Last evening Drexel faculty, students and staff gathered at Hagerty Library to mark the opening of the University Archives' newest exhibition, Access Everywhere: Computing at Drexel, 1984 – present. The exhibition, which runs until December 10, begins with Drexel's Microcomputing Project and the distribution of Macintosh computers to Drexel students and faculty in March 1984. Two professors at last night's conversation were there for the distribution: Tom Hewett and Ray Brebach shared their memories of that dramatic era in Drexel's history.
Lovers of computers, lovers of history, please join us tonight from 5 – 7 PM on the first floor of W. W. Hagerty Library for a special event. Kicking off the opening of Access Everywhere: Computing at Drexel, 1984 – present, we'll have a conversation about the changing role of computers at Drexel. With faculty, students, staff and maybe even some alumns! Topics to be discussed will include email, internet, wireless access, and other computer advances that have brought Drexel to where it is today. This event is free and open to the public.
The University Archives will be closed for Columbus Day on October 10. Please come see us during our normal hours (weekdays 1-5 p.m.) the rest of the week!
Today Drexel's Business Librarian, Emily Missner, and I were present at the opening of the recently discovered Matheson Hall time capsule, making sure that the contents of the capsule were appropriately preserved. Fortunately, contents were in excellent condition, preserved inside a sealed lead box.
In case you're wondering what was inside the time capsule, here's an inventory:
- Brochure: Answers to your questions about Drexel and the Drexel Plan of Cooperative Education
- Drexel Institute of Technology Bulletin: Undergraduate Curricula 1965-66
To lend some historical perspective to National Hazing Prevention Week, photographs and documents from the Drexel University Archives are on display at the Creese Student Center until Friday, September 30. The items demonstrate changing socialization rituals at Drexel and are drawn from our fall 2010 exhibition, "Greetings on Thee Little Guys: A History of Freshman at Drexel."
Thanks for your patience over the past two weeks as we've been closed for post-flood repairs. We still aren't back to normal, but we're close enough that we'll be open our regular hours this week and for the rest of the term. Come visit us any weekday afternoon (that is, Monday-Friday between 1-5 p.m.) The records of 120 years of Drexel history are waiting for you to discover them.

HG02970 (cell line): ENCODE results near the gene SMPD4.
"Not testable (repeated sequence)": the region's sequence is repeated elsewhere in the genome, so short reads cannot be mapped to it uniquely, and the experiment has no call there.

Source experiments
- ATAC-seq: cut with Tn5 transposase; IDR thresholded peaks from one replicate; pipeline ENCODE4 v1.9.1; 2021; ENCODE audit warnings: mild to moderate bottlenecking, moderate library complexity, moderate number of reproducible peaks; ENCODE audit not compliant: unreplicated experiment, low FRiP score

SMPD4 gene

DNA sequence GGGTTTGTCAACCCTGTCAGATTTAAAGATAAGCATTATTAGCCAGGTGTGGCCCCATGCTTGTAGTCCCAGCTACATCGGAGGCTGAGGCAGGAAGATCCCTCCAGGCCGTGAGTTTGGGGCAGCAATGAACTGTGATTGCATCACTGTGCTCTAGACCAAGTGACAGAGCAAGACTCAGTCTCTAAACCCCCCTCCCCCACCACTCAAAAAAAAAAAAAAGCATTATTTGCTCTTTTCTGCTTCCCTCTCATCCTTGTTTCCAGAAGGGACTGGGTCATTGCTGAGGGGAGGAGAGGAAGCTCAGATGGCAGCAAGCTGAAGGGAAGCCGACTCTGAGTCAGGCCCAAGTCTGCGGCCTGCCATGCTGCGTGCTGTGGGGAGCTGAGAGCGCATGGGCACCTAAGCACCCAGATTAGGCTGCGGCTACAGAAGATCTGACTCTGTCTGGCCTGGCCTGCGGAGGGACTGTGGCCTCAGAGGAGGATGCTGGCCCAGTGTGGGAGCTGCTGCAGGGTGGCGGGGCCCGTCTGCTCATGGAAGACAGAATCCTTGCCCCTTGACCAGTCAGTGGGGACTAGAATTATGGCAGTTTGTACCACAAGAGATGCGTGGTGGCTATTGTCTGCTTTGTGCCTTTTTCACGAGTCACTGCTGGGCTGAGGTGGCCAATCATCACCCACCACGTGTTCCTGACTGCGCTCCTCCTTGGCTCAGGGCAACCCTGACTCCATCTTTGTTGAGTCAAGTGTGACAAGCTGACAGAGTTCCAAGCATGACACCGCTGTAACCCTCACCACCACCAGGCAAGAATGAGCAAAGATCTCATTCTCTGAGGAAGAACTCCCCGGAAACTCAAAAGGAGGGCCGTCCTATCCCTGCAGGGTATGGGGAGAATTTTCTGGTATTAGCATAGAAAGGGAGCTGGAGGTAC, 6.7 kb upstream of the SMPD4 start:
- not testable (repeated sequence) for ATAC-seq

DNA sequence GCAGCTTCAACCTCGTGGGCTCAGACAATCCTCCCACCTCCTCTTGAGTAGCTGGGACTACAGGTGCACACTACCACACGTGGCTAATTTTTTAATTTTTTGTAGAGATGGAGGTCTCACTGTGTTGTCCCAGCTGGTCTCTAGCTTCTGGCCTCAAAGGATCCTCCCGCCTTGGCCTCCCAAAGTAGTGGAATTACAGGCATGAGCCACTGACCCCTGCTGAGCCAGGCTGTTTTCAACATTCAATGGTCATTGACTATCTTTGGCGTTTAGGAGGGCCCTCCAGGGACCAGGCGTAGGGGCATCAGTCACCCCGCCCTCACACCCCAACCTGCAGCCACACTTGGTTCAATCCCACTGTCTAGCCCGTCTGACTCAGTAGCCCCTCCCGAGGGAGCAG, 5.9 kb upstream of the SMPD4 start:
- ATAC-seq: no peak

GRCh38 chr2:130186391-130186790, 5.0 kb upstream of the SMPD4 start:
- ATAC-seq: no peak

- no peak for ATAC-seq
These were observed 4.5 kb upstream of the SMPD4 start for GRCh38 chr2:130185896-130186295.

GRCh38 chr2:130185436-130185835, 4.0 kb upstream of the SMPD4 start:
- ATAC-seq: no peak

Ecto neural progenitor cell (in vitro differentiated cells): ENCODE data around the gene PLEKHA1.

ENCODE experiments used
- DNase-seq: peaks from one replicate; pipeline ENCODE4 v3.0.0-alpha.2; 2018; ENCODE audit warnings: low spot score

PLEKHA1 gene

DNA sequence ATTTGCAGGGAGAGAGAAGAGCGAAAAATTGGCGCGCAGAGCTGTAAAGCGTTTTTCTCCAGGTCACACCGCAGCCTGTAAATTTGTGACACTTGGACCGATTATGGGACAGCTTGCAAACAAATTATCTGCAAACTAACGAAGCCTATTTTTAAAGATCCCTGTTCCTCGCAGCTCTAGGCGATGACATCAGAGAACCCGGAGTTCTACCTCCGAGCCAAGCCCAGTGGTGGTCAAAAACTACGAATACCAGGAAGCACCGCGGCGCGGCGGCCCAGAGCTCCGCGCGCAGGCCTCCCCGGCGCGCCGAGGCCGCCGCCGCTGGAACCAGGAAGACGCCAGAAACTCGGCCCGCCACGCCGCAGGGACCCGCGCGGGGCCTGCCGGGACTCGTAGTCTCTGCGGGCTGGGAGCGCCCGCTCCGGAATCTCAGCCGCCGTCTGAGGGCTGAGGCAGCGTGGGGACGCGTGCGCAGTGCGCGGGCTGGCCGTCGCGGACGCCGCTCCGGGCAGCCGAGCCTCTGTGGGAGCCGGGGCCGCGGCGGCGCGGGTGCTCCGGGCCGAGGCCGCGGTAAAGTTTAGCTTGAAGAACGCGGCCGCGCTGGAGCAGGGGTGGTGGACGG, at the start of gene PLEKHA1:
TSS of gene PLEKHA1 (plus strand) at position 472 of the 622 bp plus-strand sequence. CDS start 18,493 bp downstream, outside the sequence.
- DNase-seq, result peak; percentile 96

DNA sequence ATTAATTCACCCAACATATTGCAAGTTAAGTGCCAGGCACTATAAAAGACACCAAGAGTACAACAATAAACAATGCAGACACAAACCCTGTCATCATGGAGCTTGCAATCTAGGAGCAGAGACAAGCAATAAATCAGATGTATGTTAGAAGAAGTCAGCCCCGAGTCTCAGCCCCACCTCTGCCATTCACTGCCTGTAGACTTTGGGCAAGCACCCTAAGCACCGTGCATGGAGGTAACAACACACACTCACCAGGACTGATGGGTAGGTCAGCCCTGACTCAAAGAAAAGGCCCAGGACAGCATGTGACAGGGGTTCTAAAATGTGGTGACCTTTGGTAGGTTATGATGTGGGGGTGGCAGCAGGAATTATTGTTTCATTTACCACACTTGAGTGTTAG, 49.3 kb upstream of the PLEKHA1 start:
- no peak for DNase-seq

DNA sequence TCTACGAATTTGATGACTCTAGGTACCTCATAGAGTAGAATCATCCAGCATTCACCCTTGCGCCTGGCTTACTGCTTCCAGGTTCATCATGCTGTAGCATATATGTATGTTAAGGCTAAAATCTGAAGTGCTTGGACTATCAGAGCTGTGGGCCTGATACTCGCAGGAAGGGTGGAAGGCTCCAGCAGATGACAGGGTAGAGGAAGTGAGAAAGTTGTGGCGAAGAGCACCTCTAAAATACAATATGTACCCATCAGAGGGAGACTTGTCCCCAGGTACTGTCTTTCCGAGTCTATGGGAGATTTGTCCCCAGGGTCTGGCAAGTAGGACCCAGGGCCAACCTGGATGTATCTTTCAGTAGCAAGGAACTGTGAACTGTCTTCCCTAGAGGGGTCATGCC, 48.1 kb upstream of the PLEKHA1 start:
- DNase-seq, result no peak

The University Archives will be closed for the start of the fall term as we clean up from last week's flood on the Lower Level of Hagerty Library. Drexel Facilities is hard at work restoring the Lower Level, but it will be a few days before the Archives is back in business. Until then, the best way to reach us is by email: email@example.com.
Faculty, students and staff, we hope you enjoy the start of a new academic year!
During Drexel's break between summer and fall terms, September 6-16, the University Archives will be open by appointment only. If you want to do research on Drexel history, please contact us to schedule an appointment. We are closed for Labor Day on Monday September 5.
On the first day of fall classes, September 19, we will return to our regular session schedule: weekday afternoons from 1-5 and mornings by appointment.
Enjoy the break, students and teachers! We'll see you when you get back.
Our latest exhibition, "Researching Diversity at Drexel," opened August 10. This week we'll be hosting an opening reception with coffee and conversation about researching and documenting diversity. The reception will take place in the atrium of the W.W. Hagerty Library (33rd and Market Streets) on Wednesday, August 17, 2011 at 5 p.m. We hope to see you there!
Drexel opened its doors in 1891 as a technical school dedicated to educating men and women students of all races, religions, and backgrounds. However, the history of diversity at Drexel, as at any institution, is complex.
iSchool student and archives intern Phoebe Kowalewski writes about the joy of discovering something special in the archives.
A safe but sometimes chilly way of recallin